Keane: I started volunteering at CEDAR Summer Camp after my first year at UBC and it has been a blast every year. It is a two-week camp that is held out of the First Nations Longhouse at UBC presenting the opportunity for Indigenous youth to learn about science, play sports, and spend time with friends. During the camp, we help run a variety of science-focussed workshops for about 30 to 40 Indigenous youth at the camp.
Thanks to the support from various departments on campus, the youth taking part in the camp have a chance to experience activities from all areas of science. For example, last summer we were able to go to the pharmacy building to take part in a workshop where the campers could make their own hand cream from scratch using pharmaceutical lab equipment. I never had the chance to participate in a science-based summer camp when I was younger, but I definitely would have liked to after working at CEDAR. It’s a fun experience and it is great to see the built-up energy of the campers over summer.
How would you describe your experiences as a member of the UBC Canadian Indigenous Science and Engineering Society (.caISES)?
Keane: Our chapter of the Canadian Indigenous Science and Engineering Society has grown substantially over the past year and my involvement has presented me opportunities to build connections with professionals and to give back to the community. Last spring, we were able to host Indigenous NASA astronaut Dr. John Herrington at UBC in an inspiring community event at the UBC First Nations Longhouse. With assistance from fellow members in the UBC Chapter of the Canadian Indigenous Science and Engineering Society, I had led a workshop presenting the opportunity for Indigenous youth to engage in. The workshop session was based on the oxygen tank explosion during the Apollo 13 space mission and a question and answer period with Dr. Herrington. We were able to provide all the resources that the astronauts had to their disposal to solve the pressing issue of losing oxygen and time to work together to reason their way to a solution. The event concluded with a formal lunch and presentation from Dr. John Herrington with the students as well as faculty from various departments.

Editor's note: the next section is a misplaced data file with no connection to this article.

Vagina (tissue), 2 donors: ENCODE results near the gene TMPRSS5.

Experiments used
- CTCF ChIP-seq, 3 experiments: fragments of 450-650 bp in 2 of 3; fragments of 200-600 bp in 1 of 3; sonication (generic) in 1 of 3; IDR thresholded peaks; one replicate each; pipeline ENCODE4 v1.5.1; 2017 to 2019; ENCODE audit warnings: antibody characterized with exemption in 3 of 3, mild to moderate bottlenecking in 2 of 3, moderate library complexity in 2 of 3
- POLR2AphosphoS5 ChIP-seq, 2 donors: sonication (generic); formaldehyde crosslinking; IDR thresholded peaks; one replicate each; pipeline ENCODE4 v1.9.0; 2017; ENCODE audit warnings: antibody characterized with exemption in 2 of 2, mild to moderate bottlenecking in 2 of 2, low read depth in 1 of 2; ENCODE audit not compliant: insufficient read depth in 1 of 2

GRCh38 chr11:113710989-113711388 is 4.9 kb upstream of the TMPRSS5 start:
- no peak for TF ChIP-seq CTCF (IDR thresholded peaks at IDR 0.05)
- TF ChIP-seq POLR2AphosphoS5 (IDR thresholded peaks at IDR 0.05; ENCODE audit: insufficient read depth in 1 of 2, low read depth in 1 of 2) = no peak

Connor and Joel Liman, another member of UBC .caISES, wrote an article summarizing the event and the UBC chapter that was published in the fall edition of Winds of Change, a nationally distributed magazine produced by the American Indian Science and Engineering Society.
You can check out their writeup here: Dr. John Herrington speaks at the UBC First Nations Longhouse
Other than your research and desire to work with people, what else are you passionate about?
Keane: I have always had a passion for music as well as fitness throughout my life and I am lucky to be able to continue pursuing these passions while at UBC.
My friend Bachviet Nguyen, who is also a third-year student in MBIM, and I founded a non-profit organization called Music is Timeless that seeks to promote music education among the senior citizens in our community by offering free music lessons. Our team has taught around 400 music lessons to date and are working to provide the service to as many retirement communities as possible.
Our goal is to enable senior citizens to fully enjoy all of the mental, cognitive and social benefits of learning a musical instrument. According to scientific research, it has been found that taking music lessons resulted in decreased depression, positive mood states and improved psychological and physical quality of life in elderly individuals. As a result, we hope to raise public awareness about the health benefits of engaging in music as a hobby during the later stages of one’s life.
Check out Connor & Bachviet’s non-profit organization: Music is Timeless.